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    The First Battle of Artois (17 December 1914 – 13 January 1915) was a battle fought during World War I by the French and German armies on the Western Front. The battle was the first offensive move on the Western Front by either side after the end of the First Battle of Ypres in November 1914. The French assault failed to break the stalemate. During what became known as the Race to the Sea the Battle of Arras (1–4 October) had been fought, after which local operations, particularly on the Lorette Spur, continued during the First Battle of Flanders to the north. Subsequent operations In May 1915, the Tenth Army conducted an offensive known as the Second Battle of Artois. The Third Battle of Artois, sometimes called the Artois–Loos Offensive, took place from 25 September – 15 October 1915. The First Battle of Artois 第一次アルトワ会戦 Winter operations 1914–1915 is the name given to military operations during the First World War from 23 November 1914 – 6 February 1915, on the part of the Western Front held by the British Expeditionary Force (BEF), in French and Belgian Flanders. Both sides had tried to advance in Flanders after the northern flank had disappeared during the Race to the Sea in late 1914. Franco-British attacks towards Lille in October were followed by attacks by the BEF, Belgians and a new French Eighth Army (Général Victor d'Urbal). A German offensive began on 21 October but the 4th Army (Generaloberst Albrecht, Duke of Württemberg) and 6th Army (Generaloberst Rupprecht, Crown Prince of Bavaria) were only able to take small amounts of ground, at great cost to both sides, at the Battle of the Yser (16–31 October) and further south in the First Battle of Ypres (19 October – 22 November). By 8 November, the Germans realised that the advance along the coast had failed and that taking Ypres was impossible. Attacks by both sides had quickly been defeated and the opposing armies had improvised field defences, against which attacks were repulsed with many casualties. By the end of the First Battle of Ypres in November 1914, both sides were exhausted, short of ammunition and suffering from collapses in morale; some infantry units refused orders. The mutual defeat of the First Battle of Flanders was followed by trench warfare, in which both sides tried to improve their positions as far as the winter weather, mutual exhaustion and chronic equipment and ammunition shortages allowed.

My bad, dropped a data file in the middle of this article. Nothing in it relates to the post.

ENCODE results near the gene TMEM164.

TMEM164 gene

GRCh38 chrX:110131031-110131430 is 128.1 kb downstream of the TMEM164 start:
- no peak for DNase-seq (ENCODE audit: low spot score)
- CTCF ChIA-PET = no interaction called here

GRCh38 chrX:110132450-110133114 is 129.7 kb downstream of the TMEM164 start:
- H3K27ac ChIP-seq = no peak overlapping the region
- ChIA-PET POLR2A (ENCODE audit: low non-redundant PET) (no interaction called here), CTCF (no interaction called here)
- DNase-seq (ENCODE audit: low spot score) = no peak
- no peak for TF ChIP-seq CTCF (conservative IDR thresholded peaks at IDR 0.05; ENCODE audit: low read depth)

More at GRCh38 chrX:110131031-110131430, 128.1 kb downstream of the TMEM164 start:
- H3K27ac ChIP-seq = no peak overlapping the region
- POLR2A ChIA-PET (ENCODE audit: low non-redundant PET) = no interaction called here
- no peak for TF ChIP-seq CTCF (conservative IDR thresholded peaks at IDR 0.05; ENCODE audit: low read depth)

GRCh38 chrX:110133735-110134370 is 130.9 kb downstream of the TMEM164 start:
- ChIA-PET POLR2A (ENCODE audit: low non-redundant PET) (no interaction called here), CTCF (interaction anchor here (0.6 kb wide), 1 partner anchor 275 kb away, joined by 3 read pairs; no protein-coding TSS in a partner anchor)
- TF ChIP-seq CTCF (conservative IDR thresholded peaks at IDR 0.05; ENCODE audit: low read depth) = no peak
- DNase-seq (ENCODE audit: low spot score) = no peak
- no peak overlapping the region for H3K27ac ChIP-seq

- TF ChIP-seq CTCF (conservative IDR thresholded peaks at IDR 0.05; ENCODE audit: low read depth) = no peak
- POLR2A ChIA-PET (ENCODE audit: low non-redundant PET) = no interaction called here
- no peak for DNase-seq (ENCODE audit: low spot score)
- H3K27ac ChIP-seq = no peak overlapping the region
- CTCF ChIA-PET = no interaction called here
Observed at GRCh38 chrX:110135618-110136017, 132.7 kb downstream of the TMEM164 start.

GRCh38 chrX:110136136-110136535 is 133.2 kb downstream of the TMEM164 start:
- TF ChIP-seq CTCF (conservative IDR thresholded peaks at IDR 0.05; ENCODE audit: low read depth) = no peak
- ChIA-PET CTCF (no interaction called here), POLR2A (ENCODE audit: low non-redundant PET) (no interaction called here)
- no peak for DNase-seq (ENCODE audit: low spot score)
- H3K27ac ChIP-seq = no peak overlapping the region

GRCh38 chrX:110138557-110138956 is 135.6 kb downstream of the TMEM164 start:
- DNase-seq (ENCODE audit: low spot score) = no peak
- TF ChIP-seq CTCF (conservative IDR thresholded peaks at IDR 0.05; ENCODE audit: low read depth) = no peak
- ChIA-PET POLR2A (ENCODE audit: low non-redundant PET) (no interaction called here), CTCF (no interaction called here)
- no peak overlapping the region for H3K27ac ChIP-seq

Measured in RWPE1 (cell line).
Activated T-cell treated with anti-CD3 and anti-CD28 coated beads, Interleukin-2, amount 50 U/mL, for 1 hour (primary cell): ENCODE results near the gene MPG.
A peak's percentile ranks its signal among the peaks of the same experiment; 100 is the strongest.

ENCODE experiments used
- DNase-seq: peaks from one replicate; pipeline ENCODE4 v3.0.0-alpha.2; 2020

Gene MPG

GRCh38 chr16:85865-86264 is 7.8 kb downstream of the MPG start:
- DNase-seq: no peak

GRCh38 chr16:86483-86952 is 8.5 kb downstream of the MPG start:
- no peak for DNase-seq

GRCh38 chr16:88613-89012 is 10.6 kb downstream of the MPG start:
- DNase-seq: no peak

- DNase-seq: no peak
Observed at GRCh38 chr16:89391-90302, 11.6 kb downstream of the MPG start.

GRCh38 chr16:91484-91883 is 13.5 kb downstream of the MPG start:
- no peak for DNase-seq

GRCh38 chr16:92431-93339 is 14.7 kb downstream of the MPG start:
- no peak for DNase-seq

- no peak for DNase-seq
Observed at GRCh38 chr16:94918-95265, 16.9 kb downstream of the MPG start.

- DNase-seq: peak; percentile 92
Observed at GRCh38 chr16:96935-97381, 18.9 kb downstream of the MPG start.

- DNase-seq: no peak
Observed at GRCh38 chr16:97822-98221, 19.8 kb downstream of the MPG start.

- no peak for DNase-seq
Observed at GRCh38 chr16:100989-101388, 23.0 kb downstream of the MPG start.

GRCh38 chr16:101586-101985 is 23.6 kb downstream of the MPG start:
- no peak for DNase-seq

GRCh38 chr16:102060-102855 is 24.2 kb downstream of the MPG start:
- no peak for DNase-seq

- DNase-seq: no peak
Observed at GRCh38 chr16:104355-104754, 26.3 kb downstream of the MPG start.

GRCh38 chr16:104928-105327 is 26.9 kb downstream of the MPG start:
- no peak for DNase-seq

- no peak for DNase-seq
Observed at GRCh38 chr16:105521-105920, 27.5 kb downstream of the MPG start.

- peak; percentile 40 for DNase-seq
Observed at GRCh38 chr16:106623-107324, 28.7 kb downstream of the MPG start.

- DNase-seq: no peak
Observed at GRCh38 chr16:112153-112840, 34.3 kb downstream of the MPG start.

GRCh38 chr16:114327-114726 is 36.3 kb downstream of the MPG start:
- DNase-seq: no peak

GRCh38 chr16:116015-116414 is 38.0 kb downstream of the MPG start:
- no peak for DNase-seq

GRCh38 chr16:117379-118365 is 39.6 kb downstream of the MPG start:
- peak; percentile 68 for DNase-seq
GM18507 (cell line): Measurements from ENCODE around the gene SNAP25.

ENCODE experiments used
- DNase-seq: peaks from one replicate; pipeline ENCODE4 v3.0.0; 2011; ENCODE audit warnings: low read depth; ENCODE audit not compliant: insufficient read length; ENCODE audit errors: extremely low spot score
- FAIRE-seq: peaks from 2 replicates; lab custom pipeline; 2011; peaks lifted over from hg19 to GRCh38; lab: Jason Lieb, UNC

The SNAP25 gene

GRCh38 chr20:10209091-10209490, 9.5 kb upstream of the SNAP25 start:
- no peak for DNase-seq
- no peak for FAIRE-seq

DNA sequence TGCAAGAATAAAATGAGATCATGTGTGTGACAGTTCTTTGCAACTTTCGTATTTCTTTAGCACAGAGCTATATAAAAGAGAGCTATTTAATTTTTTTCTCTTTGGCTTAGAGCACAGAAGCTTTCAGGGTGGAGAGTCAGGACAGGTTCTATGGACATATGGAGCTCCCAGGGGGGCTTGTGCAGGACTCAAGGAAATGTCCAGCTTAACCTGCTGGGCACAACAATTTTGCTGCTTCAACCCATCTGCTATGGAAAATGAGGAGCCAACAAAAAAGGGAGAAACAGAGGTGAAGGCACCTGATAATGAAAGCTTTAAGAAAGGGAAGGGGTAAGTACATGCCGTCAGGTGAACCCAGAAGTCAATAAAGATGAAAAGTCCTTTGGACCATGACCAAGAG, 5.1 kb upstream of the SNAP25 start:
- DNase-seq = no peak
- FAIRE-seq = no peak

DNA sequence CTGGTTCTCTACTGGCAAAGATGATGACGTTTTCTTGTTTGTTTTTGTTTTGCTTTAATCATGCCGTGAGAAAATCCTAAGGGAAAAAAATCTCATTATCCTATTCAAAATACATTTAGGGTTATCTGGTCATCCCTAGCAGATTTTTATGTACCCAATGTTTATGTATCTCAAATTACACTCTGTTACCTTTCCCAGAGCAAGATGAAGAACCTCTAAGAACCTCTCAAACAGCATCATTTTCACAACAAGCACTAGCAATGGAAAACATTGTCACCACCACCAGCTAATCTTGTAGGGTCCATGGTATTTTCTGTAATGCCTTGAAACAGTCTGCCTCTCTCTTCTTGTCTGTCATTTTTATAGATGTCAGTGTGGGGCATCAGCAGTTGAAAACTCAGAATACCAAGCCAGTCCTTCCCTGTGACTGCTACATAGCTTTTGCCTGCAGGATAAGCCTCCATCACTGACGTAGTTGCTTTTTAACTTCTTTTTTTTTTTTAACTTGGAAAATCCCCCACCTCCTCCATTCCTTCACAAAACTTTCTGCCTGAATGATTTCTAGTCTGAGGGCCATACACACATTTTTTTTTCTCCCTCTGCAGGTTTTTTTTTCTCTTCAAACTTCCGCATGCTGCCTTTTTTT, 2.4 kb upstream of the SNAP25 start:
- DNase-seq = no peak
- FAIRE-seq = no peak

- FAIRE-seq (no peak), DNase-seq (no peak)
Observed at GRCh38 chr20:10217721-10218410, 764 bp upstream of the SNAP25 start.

• 英文翻訳をお願いします。

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  • 次の英文を訳して下さい。

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    The Battle of Jassin (also known as the Battle of Yasin, the Battle of Jasin, the Battle of Jasini or the Battle of Jassini) was a World War I battle that took place on 18– 19 January 1915 at Jassin on the German East African side of the border with British East Africa between a German Schutztruppe force and British and Indian troops. Jassin had been occupied by the British in order to secure the border between British East Africa and German territory, but was weakly defended by a garrison of four companies of Indian troops, commanded by Colonel Raghbir Singh and numbering a little over 300 men. Colonel Raghbir Singh was killed during the battle. The German commander, Paul Emil von Lettow-Vorbeck, decided to attack Jassin in order to prevent further danger to Tanga, which lay more than 50 kilometres to the south and had previously been successfully defended against a British attack. Nine companies of Schutztruppe with European officers were gathered for the assault. Immediately after the British force surrendered, British Captains Hanson and Turner were taken to see Lettow-Vorbeck. He congratulated them on their defence of the town before releasing them on the promise they would play no further part in the war. Brigadier-General Michael Tighe arrived too late, just hours after the surrender to support the British at Jassin . Although the British force surrendered, Lettow-Vorbeck realised that the level of German losses of officers and ammunition meant that he could rarely afford confrontation on such a large scale and would need to make use of guerrilla warfare instead—he turned his attention away from seeking decisive battle against the British, concentrating instead on operations against the Uganda Railway. The British response was to withdraw and concentrate their forces in order to reduce their risks and make defence easier. As a result, the invasion of German East Africa was postponed for some time. The Battle of Hartmannswillerkopf or Hartmannsweilerkopf (French: bataille du Vieil-Armand) was a series of engagements during the First World War fought for the control of the Hartmannswillerkopf peak in Alsace in 1914 and 1915. Hartmannswillerkopf is a pyramidal rocky spur in the Vosges mountains, about 5 km (3.1 mi) north of Thann. The peak stands at 956 m (3,136 ft) and overlooks the Alsace Plain, Rhine valley and the Black Forest in Germany and was captured by the French army during the Battle of Mulhouse (7–10, 14–26 August 1914). From the vantage point, Mulhouse and the Mulhouse–Colmar railway could be seen and the French railway from Thann to Cernay and Belfort shielded from German observation. Hartmannswillerkopf アルトゥマンスウィコフ